To decolonize, Maldonado-Torres writes, is to develop a “decolonial attitude.”4 “If coloniality refers to a logic, metaphysics, ontology, and a matrix of power that can continue existing after formal independence and desegregation,” he clarifies, “decoloniality refers to efforts at rehumanizing the world, to breaking hierarchies of difference that dehumanize subjects and communities and that destroy nature, and to the production of counter-discourses, counter-knowledges, counter-creative acts, and counter-practices that seek to dismantle coloniality and to open up multiple other forms of being in the world.”5 The decolonizers or damnés (to speak with Frantz Fanon) ask critical questions, and emerge as creators and agents of social change.6 Decolonization is a collective project that involves theorizing about and clarifying coloniality of power, considering its spatial and temporal consequences, and taking a wide range of actions to counter it.

Members of SAM may find inspiration in the tactics being developed worldwide to decolonize knowledge, education, and, what Ramón Grosfoguel has labeled the “Westernized university.” They may want to look, for example, to the Rhodes Must Fall (#RhodesMustFall) and Fees Must Fall (#FeesMustFall) student protest movements in South Africa in 2015. Activists there focused on how South African universities have continued to privilege Eurocentric over African knowledge systems or epistemes, often suppressing the latter. Deeply cognizant of the connections between knowledge production, capitalism, and race, they strategized about how to stop tuition fee increases; become self-reliant and end neocolonial dependency; transform the physical space of university campuses; negotiate heart-wrenching racial and intergenerational conflict and power struggles on the means and ends of their protest; and decolonize the curriculum through new methodologies, modes of teaching, pedagogies, and content. How does one counter the fact that scholars from or working in the global north control knowledge about Africa, for example, especially when most grant organizations, archives, and financed academic journals are located there? Jess Auerbach at the African Leadership University in Mauritius, describes a plan there to decolonize the social sciences by offering students open source texts, using other languages than English, establishing a 1:1 ratio in student exchange, assigning non-textual sources of history, culture, and belief, giving students agency as producers, and following the highest ethical standards.

Yet, at the same time, one of the most crucial tasks ahead for members of SAM will be to consider whether and how these tactics of decolonization apply to the specific situation in the United States. In their much-cited article from 2012, “Decolonization is Not a Metaphor,” Eve Tuck and K. Wayne Yang warn that global discussions of coloniality of power, social justice projects, and postcolonial approaches may be incommensurable with the geopolitically specific project of decolonization. They argue that the term should be used in the United States in reference to a very precise set of specialized circumstances of settler colonialism. Decolonization is not a metonym for social justice, they caution, but rather about, “the repatriation of Indigenous land and life,” period.7 It should remain unsettling.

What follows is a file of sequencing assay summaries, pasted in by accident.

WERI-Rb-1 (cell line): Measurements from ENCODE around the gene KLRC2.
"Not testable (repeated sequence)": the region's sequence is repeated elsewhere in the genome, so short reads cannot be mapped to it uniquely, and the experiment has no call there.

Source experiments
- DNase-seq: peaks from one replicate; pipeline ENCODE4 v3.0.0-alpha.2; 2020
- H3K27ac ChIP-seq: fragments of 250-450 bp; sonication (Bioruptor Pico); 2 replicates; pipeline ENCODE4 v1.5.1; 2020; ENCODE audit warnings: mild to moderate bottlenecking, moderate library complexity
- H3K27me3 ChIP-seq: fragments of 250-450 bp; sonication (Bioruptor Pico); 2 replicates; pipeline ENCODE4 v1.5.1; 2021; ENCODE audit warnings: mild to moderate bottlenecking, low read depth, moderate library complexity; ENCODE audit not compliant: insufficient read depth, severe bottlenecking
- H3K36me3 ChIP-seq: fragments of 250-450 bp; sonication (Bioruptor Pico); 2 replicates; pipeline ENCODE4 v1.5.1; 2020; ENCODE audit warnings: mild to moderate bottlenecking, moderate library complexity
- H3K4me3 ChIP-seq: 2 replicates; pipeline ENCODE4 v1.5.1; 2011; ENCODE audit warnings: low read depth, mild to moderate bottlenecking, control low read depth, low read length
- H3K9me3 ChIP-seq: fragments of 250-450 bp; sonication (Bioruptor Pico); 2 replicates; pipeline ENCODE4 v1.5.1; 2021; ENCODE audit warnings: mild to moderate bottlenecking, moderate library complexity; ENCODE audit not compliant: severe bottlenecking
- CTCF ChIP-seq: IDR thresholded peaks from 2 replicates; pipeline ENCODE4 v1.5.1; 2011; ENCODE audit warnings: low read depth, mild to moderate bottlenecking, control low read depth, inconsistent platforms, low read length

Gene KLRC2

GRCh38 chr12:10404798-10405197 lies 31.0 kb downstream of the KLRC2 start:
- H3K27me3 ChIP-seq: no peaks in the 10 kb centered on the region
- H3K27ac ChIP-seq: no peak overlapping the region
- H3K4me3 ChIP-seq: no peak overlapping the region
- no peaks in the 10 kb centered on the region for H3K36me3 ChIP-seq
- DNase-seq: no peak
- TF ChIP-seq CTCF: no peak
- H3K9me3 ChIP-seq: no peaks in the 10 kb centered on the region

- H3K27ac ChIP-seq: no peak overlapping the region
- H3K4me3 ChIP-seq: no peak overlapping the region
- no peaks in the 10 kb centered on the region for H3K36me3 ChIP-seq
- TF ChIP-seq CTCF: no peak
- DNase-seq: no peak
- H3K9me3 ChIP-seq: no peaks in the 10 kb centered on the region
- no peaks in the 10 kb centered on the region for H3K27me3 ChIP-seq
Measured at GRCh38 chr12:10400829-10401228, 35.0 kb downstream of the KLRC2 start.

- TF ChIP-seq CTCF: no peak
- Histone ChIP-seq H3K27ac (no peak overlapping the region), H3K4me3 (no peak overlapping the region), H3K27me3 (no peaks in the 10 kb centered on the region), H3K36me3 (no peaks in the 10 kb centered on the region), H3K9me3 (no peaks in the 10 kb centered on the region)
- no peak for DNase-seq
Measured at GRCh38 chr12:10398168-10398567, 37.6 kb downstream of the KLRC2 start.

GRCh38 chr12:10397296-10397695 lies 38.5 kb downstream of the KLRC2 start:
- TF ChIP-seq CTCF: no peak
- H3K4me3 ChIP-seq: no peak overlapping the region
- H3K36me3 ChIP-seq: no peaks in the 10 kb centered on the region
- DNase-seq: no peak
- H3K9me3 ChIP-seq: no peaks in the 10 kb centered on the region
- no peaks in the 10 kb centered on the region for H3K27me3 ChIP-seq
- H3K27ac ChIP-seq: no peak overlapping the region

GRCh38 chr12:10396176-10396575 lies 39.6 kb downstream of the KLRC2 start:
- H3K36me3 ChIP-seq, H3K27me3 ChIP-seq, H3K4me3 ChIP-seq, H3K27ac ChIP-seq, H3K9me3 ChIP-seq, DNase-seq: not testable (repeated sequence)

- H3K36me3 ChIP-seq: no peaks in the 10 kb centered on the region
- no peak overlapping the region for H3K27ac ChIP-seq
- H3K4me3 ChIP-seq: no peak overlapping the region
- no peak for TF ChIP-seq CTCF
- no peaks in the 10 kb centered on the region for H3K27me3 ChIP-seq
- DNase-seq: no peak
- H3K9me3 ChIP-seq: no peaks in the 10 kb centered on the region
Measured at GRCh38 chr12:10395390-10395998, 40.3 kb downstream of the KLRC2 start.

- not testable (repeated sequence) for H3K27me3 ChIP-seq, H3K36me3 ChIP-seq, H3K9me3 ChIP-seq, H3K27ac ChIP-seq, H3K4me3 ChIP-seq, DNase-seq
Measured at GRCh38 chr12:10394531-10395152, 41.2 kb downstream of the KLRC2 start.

Tuck and Yang’s analysis of settler colonialism, and of settlers’ evasion of its reality, is extraordinarily helpful in understanding what is at stake in decolonizing SAM. The United States presents a unique situation of settler colonialism, they explain, because it is both a settler nation-state and empire, where external and internal forms of colonialism operate simultaneously. Settler colonialism is first and foremost about land ownership, and about the profound violence settlers inflict on Indigenous relationships to land when they settle in their territories. These settlers cannot be considered immigrants, because they are not beholden to Indigenous law. Settler colonialism involves the “subjugation and forced labor of [Native and African] chattel slaves, whose bodies and lives become the property, and who are kept landless.”8 Africans and other dispossessed people are brought onto seized Indigenous land through other colonial projects than settler colonialism, Tuck and Yang explain, including, for example, through enslavement, military recruitment, and displacement or migration. The triadic structure of settler-native-slave and imperial/settler colonial US context explains why the social justice goals and critical approaches of various white, nonwhite, immigrant, postcolonial, and oppressed people may actually further settler colonialism, rather than combat it, and may oppose, mask, or delay the project of decolonization.9

Tuck and Yang identify six “moves to innocence” or ways in which settlers—and scholars in the academy—use metaphors of decolonization to reconcile their guilt and complicity, and assure their future as settlers. These include: “settler nativism” or inventing ancestors with native blood; “settler adoption fantasies” or adopting native thought; “colonial equivocation” or homogenizing different experiences of oppression or colonization; “freeing your mind” or focusing on decolonizing the mind or critical consciousness rather than on the question of relinquishing stolen land; “a(s)t(e)risk” or erasing Indigenous people by representing them as “at risk” in research and statistics; and “re-occupation and urban homesteading,” exemplified by the Occupy movement.10 I take up Tuck and Yang’s idea of “moves to innocence” in my critique of SAM below.